If that definition were included in any final legislation, Mr. Hill said, anticipatory compounding “would not be automatically subject to state regulation,” with the possibility that it could come under FDA purview. However, he noted that the bill does grant the FDA some flexibility to issue waivers to entities to perform certain compounding activities, “such as in anticipation of a patient prescription.”

Addressing the issue of federal versus state jurisdiction, Christopher J. Topoleski, director of federal regulatory affairs at ASHP, said that it might be “useful for the FDA and state boards to collaborate further to identify entities that may be mass-producing and show they are licensed properly and to share information about enforcement actions or disciplinary procedures” not just between themselves but also with the general public.

Mr. Topoleski noted that the agency had asked to be given “full authority to collect test samples of compounded products and ... records in compounding pharmacies, such as prescriptions received, volume of operations and product test results.” He said ASHP was concerned “this new authority would essentially federalize regulation of traditional pharmacy compounding. We believe that this should remain within the jurisdiction of state boards of pharmacy.”

He also said that the FDA “quite frankly does not have the capacity to inspect all compounding pharmacies. Agency collaboration with state boards will be necessary to identify entities engaged in these activities.”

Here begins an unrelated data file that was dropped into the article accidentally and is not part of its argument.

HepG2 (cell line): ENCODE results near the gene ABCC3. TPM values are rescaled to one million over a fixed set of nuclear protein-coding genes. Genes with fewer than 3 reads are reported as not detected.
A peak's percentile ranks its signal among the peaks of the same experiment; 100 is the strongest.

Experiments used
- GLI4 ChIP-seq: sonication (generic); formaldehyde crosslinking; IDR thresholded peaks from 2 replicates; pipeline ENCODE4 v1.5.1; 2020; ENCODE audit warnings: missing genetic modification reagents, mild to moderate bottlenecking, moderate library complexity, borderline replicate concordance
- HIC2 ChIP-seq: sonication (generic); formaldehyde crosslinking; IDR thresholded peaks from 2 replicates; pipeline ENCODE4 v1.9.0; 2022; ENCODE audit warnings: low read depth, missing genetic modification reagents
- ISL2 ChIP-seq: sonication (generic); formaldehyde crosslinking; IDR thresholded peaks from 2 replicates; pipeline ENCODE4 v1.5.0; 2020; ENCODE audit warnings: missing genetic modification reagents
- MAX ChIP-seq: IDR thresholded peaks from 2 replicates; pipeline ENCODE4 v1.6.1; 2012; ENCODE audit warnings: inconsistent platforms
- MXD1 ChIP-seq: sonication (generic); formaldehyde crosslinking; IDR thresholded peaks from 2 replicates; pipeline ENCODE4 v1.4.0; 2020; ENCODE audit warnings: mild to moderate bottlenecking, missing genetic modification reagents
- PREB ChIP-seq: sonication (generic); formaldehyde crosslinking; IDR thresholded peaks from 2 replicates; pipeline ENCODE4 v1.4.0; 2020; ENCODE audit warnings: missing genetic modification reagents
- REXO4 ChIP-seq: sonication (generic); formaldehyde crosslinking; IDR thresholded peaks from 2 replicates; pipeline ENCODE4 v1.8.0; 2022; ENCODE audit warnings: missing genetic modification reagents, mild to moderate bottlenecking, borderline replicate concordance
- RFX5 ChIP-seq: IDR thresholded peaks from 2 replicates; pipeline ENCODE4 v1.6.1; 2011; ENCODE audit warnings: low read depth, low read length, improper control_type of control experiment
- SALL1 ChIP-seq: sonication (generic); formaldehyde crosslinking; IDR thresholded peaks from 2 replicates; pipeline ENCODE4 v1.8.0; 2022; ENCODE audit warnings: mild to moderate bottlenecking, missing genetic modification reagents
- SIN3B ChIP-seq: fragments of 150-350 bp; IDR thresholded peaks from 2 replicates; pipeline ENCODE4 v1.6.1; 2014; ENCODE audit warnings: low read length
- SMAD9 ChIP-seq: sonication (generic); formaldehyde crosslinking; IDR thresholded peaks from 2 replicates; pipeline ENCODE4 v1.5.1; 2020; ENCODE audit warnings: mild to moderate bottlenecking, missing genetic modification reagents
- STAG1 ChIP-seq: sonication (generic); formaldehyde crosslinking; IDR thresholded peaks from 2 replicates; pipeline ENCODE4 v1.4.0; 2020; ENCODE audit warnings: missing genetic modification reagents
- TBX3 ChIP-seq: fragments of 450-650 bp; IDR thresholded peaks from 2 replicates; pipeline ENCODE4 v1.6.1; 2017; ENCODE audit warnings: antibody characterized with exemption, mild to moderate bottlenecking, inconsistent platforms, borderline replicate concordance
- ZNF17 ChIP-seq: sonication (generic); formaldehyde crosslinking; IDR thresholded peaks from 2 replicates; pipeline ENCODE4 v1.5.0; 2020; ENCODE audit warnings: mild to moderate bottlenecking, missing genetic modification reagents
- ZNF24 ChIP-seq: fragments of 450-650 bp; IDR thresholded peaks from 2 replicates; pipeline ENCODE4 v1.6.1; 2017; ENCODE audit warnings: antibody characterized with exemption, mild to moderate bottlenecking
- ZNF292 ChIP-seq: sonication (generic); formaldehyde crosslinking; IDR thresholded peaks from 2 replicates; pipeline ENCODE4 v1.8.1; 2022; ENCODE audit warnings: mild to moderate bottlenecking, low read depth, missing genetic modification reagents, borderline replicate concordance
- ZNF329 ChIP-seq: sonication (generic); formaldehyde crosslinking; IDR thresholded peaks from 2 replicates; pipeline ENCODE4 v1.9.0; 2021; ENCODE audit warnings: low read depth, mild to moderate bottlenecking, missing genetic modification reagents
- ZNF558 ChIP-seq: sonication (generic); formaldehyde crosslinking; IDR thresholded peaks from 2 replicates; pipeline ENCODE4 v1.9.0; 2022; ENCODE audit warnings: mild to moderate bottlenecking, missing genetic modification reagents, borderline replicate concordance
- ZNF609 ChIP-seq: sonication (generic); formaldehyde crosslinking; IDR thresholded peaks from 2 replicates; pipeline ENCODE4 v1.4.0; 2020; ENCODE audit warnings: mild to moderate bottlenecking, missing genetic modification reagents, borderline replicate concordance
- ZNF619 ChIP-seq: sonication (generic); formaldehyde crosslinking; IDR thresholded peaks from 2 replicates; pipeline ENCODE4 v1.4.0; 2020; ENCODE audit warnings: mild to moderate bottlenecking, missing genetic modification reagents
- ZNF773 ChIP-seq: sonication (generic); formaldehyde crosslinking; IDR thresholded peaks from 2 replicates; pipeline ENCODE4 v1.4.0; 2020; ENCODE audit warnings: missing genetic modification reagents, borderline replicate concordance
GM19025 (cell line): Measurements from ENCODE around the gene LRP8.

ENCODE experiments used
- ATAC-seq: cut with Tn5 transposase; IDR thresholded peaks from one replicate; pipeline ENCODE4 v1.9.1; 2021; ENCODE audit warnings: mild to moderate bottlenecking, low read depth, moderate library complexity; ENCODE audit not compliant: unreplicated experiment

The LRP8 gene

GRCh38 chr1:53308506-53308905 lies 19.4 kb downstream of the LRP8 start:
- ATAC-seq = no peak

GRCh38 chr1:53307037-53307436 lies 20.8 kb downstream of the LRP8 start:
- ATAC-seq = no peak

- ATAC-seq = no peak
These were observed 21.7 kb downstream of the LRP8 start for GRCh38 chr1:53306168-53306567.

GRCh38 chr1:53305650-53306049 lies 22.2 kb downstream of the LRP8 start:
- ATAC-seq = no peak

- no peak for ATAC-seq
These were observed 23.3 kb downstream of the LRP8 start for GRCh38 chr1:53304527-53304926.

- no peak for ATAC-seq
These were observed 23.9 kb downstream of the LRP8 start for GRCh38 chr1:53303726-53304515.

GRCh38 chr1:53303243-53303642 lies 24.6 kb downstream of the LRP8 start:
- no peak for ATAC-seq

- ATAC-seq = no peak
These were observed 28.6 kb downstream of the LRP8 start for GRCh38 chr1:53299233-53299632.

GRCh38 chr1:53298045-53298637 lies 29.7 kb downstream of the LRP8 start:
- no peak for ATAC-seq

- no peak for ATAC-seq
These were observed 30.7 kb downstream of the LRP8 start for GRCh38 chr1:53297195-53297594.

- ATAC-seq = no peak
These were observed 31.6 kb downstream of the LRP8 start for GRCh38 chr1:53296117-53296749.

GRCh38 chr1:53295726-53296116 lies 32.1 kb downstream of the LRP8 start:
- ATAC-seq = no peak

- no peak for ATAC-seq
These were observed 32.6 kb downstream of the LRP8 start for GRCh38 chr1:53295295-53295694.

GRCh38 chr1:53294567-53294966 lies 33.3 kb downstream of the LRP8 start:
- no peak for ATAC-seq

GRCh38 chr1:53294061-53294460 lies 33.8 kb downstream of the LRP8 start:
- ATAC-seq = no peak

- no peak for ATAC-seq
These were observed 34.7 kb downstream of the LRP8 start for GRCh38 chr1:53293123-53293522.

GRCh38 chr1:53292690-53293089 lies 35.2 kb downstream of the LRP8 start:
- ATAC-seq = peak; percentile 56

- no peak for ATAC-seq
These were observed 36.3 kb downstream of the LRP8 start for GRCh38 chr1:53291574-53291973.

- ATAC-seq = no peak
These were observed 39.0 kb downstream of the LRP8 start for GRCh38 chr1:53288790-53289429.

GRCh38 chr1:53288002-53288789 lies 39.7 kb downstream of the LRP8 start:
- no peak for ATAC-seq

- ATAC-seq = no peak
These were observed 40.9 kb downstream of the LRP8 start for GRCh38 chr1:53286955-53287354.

Mr. Hill said that it was vital for ASHP to continue “talking to Congress as well as other stakeholders to ensure that we’re moving forward.” From a lobbyist’s perspective, he added, “one of the things we say a lot is ‘You want to be on the train rather than under it.’”

Who Is To Blame?

As for who is to blame for the NECC disaster, Dr. Catizone said it’s easy to point fingers. However, “every single one of us was responsible for this tragedy,” he stressed. “The regulatory system broke down, the pharmacy compounding system broke down, [and] the collaboration between FDA and the states broke down.” Because methylprednisolone purchasers failed to exercise due diligence, he added, “those transactions [also] broke down.”

In terms of next steps, Dr. Catizone cautioned again focusing too much on the nuances of regulatory policy. “We can’t argue [over the definition of compounding versus manufacturing] for 20 more years,” he said. “Too many patients have been killed. We have to act.” 

Massachusetts Governer Takes Action

The state of Massachusetts is doing its part by proposing tighter regulations on sterile compounding. On Jan. 4, Gov. Deval Patrick said he will be presenting legislation that would include several provisions designed to bolster compounding safety. Under the bill, he noted, compounding pharmacies would have to obtain a special state license that would make the firm's operations more transparent to regulators. Out-of-state pharmacies that ship compounded products into Massachusetts would also have to obtain a state license in order to continue operation, Patrick said. Firms that are found to be in violation of the bill would face stiff fines and penalties. And the bill would include whistleblower protection for workers who come forward with evidence of safety violations.

—Bruce and Joan Buckley